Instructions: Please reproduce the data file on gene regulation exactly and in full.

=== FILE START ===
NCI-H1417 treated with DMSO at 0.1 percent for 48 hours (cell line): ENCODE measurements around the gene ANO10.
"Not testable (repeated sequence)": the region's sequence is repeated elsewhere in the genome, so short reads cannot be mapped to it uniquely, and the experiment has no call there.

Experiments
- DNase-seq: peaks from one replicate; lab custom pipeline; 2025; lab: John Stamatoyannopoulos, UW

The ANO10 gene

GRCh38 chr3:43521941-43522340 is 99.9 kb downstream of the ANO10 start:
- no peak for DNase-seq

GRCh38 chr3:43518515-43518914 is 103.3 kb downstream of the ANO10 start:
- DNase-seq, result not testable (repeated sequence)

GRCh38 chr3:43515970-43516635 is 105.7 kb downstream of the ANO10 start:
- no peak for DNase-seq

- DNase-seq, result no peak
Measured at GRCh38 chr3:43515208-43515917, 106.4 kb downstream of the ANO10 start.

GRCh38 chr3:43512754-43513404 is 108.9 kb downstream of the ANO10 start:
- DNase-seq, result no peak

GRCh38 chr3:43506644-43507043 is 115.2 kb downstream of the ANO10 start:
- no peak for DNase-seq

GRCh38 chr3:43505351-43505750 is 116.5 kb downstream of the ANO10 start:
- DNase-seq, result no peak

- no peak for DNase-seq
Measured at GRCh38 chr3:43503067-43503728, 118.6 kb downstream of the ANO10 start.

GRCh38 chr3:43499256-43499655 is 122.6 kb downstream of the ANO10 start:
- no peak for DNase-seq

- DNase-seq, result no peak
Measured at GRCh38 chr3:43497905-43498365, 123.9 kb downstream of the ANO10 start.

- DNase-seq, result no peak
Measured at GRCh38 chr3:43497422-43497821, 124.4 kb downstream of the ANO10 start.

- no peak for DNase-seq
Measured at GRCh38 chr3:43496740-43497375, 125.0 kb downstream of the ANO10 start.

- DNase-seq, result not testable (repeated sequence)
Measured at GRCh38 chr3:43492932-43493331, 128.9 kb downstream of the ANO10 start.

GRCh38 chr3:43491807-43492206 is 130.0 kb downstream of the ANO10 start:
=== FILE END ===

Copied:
NCI-H1417 treated with DMSO at 0.1 percent for 48 hours (cell line): ENCODE measurements around the gene ANO10.
"Not testable (repeated sequence)": the region's sequence is repeated elsewhere in the genome, so short reads cannot be mapped to it uniquely, and the experiment has no call there.

Experiments
- DNase-seq: peaks from one replicate; lab custom pipeline; 2025; lab: John Stamatoyannopoulos, UW

The ANO10 gene

GRCh38 chr3:43521941-43522340 is 99.9 kb downstream of the ANO10 start:
- no peak for DNase-seq

GRCh38 chr3:43518515-43518914 is 103.3 kb downstream of the ANO10 start:
- DNase-seq, result not testable (repeated sequence)

GRCh38 chr3:43515970-43516635 is 105.7 kb downstream of the ANO10 start:
- no peak for DNase-seq

- DNase-seq, result no peak
Measured at GRCh38 chr3:43515208-43515917, 106.4 kb downstream of the ANO10 start.

GRCh38 chr3:43512754-43513404 is 108.9 kb downstream of the ANO10 start:
- DNase-seq, result no peak

GRCh38 chr3:43506644-43507043 is 115.2 kb downstream of the ANO10 start:
- no peak for DNase-seq

GRCh38 chr3:43505351-43505750 is 116.5 kb downstream of the ANO10 start:
- DNase-seq, result no peak

- no peak for DNase-seq
Measured at GRCh38 chr3:43503067-43503728, 118.6 kb downstream of the ANO10 start.

GRCh38 chr3:43499256-43499655 is 122.6 kb downstream of the ANO10 start:
- no peak for DNase-seq

- DNase-seq, result no peak
Measured at GRCh38 chr3:43497905-43498365, 123.9 kb downstream of the ANO10 start.

- DNase-seq, result no peak
Measured at GRCh38 chr3:43497422-43497821, 124.4 kb downstream of the ANO10 start.

- no peak for DNase-seq
Measured at GRCh38 chr3:43496740-43497375, 125.0 kb downstream of the ANO10 start.

- DNase-seq, result not testable (repeated sequence)
Measured at GRCh38 chr3:43492932-43493331, 128.9 kb downstream of the ANO10 start.

GRCh38 chr3:43491807-43492206 is 130.0 kb downstream of the ANO10 start: